Yes, this is a stunt picture (I don’t think anyone would deny that a movie in which only the actors are real could be anything but). That said, several films that we now regard as classic or semi-classic — King Kong being the most famous — were originally stunt pictures as well. So that can’t really be held against Kerry Conran’s breathlessly clever debut work as writer/director — and as the fellow who figured out how to make this whole thing work.
And work it does, even if it makes a few nit-picky gaffes — notably that The Wizard of Oz played Radio City Music Hall (it didn’t), while the 1941 King’s Row has no business being on a marquee in the 1930s! What makes Sky Captain and the World of Tomorrow slide right past such minor blunders is Conran’s enticing cocktail of technological wizardry, brilliant art direction that deftly captures the 1930s idea of the future, and a cheeky story line that is somewhere between the pulp sci-fi and the Saturday-afternoon serial of that era. This final quality is probably the real triumph of Sky Captain.
Earlier this summer, Stephen Sommers attempted to evoke an earlier style of filmmaking with Van Helsing, and quickly proved that he really didn’t understand the era he was trying to capture. Conran doesn’t fall prey to this. He understands the whole idea of 1930s Moderne, and its notions of the future and of pop culture. In fact, Conran understands it even better than Spielberg did with his Indiana Jones films.
Conran’s characters look like they actually stepped out of the ’30s; his film almost feels like some lost artifact of that decade. There’s little hint of modern-minded superiority here. Sky Captain‘s bright breeziness (including its absolutely priceless curtain line) smacks of the real deal, not some mocking version of the era retooled for modern tastes. When the film calls for a ray-gun, it gets an honest-to-goodness ray-gun that emits enlarging circles of its ray, not some latter-day hybrid that looks like a prototype laser.
The story line is pure serial nonsense, with scientists disappearing to help bring about the dreams of a typical 1930s megalomaniac. The idea of giant robots invading the Earth is also perfectly in period, though visually this more recalls the Max Fleischer Superman cartoons. Actual giant robots, of course, were something outside the budget of a real serial, but workable in animation — and workable here in CGI form.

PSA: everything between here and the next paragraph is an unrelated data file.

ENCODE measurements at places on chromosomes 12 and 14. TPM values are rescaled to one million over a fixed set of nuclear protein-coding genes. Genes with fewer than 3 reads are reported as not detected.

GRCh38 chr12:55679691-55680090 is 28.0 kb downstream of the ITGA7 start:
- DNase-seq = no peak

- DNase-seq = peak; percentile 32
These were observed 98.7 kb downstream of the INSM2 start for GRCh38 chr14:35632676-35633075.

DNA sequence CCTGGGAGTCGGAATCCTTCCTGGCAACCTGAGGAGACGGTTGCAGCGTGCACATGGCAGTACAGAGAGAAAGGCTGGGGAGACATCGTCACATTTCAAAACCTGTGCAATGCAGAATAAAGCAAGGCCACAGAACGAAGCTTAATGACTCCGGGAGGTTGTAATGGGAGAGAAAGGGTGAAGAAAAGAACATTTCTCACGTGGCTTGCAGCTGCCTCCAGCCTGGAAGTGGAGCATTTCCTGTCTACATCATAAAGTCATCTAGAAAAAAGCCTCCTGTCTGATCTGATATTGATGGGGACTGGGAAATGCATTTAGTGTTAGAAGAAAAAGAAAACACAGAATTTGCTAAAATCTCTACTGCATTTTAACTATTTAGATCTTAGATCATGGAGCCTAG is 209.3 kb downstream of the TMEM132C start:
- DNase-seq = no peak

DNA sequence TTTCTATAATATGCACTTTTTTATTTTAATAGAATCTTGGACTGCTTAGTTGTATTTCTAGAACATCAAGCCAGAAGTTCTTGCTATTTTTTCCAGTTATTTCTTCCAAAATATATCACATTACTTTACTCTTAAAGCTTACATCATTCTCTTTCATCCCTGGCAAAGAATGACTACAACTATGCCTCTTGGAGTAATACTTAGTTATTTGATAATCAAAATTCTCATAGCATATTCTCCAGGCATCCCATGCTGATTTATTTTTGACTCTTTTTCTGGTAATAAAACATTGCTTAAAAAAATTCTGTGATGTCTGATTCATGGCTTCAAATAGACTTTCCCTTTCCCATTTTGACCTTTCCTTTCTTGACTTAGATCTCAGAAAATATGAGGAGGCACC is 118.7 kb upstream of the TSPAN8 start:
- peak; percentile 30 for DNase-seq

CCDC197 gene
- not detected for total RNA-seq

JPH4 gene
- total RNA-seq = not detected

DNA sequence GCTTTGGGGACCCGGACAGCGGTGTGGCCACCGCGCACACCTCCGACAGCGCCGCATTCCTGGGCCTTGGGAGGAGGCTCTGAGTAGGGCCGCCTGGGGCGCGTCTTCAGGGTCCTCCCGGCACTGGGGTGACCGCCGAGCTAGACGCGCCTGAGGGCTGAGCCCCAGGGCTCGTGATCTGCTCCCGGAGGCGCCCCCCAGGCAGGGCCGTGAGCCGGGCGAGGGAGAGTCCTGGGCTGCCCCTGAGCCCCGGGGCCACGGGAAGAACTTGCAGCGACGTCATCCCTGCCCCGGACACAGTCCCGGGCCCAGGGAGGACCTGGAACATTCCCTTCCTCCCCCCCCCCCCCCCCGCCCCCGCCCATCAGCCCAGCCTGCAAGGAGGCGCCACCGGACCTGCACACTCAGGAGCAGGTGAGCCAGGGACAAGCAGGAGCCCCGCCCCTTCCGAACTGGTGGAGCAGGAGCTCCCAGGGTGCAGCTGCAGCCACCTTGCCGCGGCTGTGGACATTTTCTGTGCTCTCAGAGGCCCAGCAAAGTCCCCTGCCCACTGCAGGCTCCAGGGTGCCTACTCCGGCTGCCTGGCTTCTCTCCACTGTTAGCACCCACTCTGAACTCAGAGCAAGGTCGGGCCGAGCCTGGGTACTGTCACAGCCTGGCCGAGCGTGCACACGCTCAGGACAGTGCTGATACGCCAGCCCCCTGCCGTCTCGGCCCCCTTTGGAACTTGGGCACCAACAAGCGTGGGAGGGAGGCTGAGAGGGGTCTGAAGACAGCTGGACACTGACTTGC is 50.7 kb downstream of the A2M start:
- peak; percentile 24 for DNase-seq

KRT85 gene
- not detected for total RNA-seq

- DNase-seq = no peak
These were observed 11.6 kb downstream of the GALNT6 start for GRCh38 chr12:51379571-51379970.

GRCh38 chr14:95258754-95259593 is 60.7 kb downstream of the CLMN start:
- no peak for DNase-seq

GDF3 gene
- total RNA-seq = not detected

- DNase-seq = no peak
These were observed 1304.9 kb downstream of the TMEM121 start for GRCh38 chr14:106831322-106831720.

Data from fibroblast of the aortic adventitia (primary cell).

Truth be told, a large part of what makes Sky Captain so visually impressive lies as much in the film’s sound design as it does in what’s actually seen on the Big Screen. It is the noise of the gigantic metal monsters marching through the streets of Manhattan that gives these robots their true sense of weightiness and menace.
But all of this would be only so much cleverness were it not for the fact that Conran’s players were able to pull off the incredible feat of acting all this out in nonexistent settings, pretending to be faced with horrors that weren’t being portrayed immediately around them. It’s no wonder that the film constantly references King Kong (an in-joke reference to a sunken ship named the Venture, an island with apparently prehistoric animals capering about, a log-bridged chasm that’s straight out of Kong). Directing the actors must have been like Carl Denham test directing Ann Darrow — asking her to cover her eyes and scream for her life — at some nonexistent horror in King Kong. Everyone involved in Sky Captain got the spirit, and got it just right — even the frequently box-office killing Angelina Jolie shines here. Jude Law and Gwyneth Paltrow are perfect, and there are also nice contributions from Giovanni Ribisi and Michael Gambon.
The film’s not flawless, however. A stint in Shangri-La (where would ’30s fantasy be without a touch of Lost Horizon) looks for all the world like test footage for The Lord of the Rings and seems sadly out of place here. Plus, the much-vaunted appearance of the late Laurence Olivier is both rather lame and none-too-convincingly done. For a film that is otherwise so self-assured in creating its own world, this is a bad misstep. These, however, are small matters in the grand canvas of a film that can actually make you accept the image of the Hindenburg III docking atop the Empire State Building.
Sky Captain has already handily taken its first weekend’s box office, but whether or not it ultimately ushers in the world of tomorrow for filmmaking remains to be seen. Regardless, it certainly opens up a wide range of possibilities. And whatever it does or doesn’t portend, it’s here, and it’s one grand, good-humored ride.
— reviewed by Ken Hanke